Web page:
My personal choices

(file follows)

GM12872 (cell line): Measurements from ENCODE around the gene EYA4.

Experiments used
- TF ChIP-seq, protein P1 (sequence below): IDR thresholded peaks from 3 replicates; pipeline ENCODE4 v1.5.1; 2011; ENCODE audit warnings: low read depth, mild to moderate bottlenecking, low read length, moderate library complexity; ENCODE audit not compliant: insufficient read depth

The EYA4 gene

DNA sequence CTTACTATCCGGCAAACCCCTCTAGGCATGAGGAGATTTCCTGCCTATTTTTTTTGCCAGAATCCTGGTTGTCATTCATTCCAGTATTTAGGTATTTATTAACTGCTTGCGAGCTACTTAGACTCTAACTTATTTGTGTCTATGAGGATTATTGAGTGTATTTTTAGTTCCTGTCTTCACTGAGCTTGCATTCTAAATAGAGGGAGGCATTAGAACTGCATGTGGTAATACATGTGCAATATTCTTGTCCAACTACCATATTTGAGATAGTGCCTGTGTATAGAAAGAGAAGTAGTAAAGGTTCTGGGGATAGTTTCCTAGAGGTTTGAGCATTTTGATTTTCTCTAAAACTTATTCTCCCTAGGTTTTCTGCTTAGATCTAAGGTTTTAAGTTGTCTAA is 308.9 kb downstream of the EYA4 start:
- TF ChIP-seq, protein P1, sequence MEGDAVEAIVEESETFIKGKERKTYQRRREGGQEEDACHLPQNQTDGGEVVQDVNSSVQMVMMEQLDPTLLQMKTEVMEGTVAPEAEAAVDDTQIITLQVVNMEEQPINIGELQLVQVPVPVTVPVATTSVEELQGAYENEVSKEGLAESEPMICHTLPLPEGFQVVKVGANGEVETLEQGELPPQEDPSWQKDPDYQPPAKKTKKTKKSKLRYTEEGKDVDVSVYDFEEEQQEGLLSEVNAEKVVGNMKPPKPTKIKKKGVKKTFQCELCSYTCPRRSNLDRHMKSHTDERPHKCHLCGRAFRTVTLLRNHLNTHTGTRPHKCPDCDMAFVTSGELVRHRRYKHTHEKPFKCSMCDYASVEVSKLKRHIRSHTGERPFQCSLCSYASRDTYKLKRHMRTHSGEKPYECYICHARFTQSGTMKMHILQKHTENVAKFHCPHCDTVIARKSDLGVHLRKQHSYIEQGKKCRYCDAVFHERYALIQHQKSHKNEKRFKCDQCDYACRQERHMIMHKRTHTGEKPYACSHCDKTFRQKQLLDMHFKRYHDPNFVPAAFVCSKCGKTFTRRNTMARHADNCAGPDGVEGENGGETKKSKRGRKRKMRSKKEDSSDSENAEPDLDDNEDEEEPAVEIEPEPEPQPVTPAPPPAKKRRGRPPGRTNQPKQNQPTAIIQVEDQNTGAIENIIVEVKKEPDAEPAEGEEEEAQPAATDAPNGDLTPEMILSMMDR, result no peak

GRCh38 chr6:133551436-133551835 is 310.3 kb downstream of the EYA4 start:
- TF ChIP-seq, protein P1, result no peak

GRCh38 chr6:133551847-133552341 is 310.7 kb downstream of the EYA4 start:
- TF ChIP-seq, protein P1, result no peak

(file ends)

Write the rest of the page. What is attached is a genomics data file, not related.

For now I've selected Denemo for music notation and Ardour for my recording needs. I have worked with Ardour before a few years ago, so this one is likely to stay. But since I'm still experiencing some hardware trouble, real testing has not yet begun. As for Denemo: While I like the Lilypond output, I'm not sure either Lilypond or Denemo can offer what I really need. I know there is a notation editor in Rosegarden, but I'm not convinced of that one either. Since I produce a lot of sheet music my demands on both work-flow and output are quite high. And I am not sure there is Linux software yet that can cater to my needs. I have not (yet) looked into the sequencing applications because I really have no need for it at this point. This might change in the course of this year though. Also, my personal choices are influenced by the fact that both Ardour and Denemo are GTK (Gnome) based, which is my preferred desktop environment. I'm still in the experimental phase and my time to "test-drive" is limited, so these choices might well change in the future. Anyway, I'll keep you informed of my experiences and choices as I go along. In the meantime I'd like to encourage you to share your experiences with Linux music production software in the comments.